Although a seemingly simple question to most, these four words can drum up a lot of stress for people of colour that have been raised in western societies like Australia: “Where are you from?” Classic casual racism.
It’s a common issue for Millennials who happen to be second or third-generation Aussies, or are of mixed race, but we identify with the geographic location of where we grew up, rather than the origin of our DNA.
By now we’ve all seen at least one comedy skit demonstrating the gruelling process Australian people of colour when asked this dreaded question.
As a racially ambiguous person myself, I can vouch for the fact this question is raised almost daily. I’ve been stopped in the street, tapped on the bus and even approached by fellow punters at the bar to ‘end the debate’ they were having over my genetic makeup. Then there are those ignorant strangers who compliment people who look like me on their ability to speak English “so well”.
The experience only worsens when you’re faced with disappointed frowns of confusion, after you reply with a local Aussie location. Which is then, of course, is followed up with the infamous: “No, where are you frooom?”
In order to make sense of the world people are hardwired to group and categorise everything, so it’s no surprise they’re intrigued. However, these sorts of acts continue to highlight serious issues of racial ignorance within society. Every time an individual is questioned, their right to belong is also questioned. Which in my experience can lead to all kinds of identity crises.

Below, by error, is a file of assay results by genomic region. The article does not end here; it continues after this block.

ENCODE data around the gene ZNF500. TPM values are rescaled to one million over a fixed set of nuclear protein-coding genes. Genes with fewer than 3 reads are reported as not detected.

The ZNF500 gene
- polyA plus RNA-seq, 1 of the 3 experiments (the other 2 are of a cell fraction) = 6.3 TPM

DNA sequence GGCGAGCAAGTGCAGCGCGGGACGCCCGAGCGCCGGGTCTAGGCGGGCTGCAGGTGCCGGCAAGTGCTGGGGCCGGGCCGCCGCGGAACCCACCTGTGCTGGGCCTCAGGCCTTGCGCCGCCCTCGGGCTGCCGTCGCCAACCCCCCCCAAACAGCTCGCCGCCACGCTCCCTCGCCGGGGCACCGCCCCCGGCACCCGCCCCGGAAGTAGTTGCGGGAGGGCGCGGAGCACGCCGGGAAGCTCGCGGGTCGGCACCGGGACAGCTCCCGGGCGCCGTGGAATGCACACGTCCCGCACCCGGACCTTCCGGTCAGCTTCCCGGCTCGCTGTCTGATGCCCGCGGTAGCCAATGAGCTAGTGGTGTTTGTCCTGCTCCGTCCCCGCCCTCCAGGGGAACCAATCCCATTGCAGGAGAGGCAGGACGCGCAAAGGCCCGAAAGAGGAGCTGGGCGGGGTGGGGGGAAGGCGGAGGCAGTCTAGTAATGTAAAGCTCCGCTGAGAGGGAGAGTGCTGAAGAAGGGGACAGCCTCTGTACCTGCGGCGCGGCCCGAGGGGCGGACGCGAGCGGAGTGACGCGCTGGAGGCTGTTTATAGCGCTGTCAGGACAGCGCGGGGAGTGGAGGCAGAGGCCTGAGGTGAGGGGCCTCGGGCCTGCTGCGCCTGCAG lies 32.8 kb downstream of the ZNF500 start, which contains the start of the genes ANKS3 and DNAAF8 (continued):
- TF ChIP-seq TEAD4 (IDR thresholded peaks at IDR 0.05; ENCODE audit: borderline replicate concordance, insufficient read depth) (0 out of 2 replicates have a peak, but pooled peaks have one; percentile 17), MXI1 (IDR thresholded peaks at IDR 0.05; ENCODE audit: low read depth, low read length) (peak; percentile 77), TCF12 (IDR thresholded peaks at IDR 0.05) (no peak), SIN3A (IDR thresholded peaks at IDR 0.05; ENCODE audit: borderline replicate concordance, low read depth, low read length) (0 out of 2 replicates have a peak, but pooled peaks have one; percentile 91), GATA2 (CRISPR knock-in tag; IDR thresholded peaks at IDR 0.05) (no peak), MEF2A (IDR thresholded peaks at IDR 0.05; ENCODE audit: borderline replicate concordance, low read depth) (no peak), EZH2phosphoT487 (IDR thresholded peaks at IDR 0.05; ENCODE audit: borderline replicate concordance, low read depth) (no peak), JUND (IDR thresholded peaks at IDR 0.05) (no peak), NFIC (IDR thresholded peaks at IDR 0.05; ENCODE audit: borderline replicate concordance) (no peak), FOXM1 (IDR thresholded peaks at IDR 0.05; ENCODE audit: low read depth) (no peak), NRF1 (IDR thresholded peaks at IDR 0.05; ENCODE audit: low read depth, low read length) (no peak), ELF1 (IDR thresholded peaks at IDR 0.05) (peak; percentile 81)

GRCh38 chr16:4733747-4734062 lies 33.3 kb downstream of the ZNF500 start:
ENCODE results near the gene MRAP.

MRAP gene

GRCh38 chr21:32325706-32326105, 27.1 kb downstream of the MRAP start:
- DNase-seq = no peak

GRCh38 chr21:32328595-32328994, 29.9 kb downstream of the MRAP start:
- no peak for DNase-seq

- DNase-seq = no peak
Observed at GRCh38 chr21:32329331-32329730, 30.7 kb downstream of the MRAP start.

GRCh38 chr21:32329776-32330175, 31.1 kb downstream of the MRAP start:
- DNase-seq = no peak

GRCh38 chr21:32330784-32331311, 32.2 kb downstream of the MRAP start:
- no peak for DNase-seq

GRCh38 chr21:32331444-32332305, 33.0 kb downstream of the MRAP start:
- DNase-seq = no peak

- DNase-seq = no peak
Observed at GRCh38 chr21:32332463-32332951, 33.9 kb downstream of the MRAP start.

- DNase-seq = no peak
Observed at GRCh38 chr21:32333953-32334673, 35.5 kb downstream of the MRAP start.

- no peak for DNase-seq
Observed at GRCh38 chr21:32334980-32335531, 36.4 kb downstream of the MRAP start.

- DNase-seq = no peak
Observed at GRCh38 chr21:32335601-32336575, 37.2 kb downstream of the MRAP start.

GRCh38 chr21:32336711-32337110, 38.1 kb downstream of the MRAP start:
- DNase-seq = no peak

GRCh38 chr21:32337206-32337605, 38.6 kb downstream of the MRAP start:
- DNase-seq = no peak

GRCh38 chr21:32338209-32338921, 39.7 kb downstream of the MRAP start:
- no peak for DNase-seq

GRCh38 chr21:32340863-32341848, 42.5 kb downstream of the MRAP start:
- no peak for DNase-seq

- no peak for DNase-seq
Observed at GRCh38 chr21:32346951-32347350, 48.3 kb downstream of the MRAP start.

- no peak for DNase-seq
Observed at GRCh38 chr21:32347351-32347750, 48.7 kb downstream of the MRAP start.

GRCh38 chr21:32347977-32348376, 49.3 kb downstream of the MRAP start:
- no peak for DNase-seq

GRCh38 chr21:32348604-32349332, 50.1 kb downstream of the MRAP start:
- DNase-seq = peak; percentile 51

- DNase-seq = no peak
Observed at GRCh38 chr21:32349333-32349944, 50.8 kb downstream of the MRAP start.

Don’t worry George, no one’s trying to take away your curiosity. Like most, I’m proud of my heritage. But why can’t we be both? We identify as Australian for the exact same reasons you do. We went to the same schools as you, were taught the same national anthem as you, and probably even ate the same Weet-bix you did. So why is it still so surprising that we feel the same sense of national pride that you do?
In 2013, National Geographic published ‘The Changing Face of America’, a series of images depicting their prediction of what the average American would look like in the future. The images reflect the multicultural individuals that make up the melting pot of America. Although people of Anglo Celtic origins remain the largest population in Australia, the country continues to diversify as residents of other ethnicities increase. So why are people still so shook when a non-white face claims Australia as home?
Who’s to say what the average Australian should and will look like in the next few years. Will we continue to box ourselves and others in, through this non-existent criteria? Or will we finally become more accepting and challenge these ignorant stereotypes?
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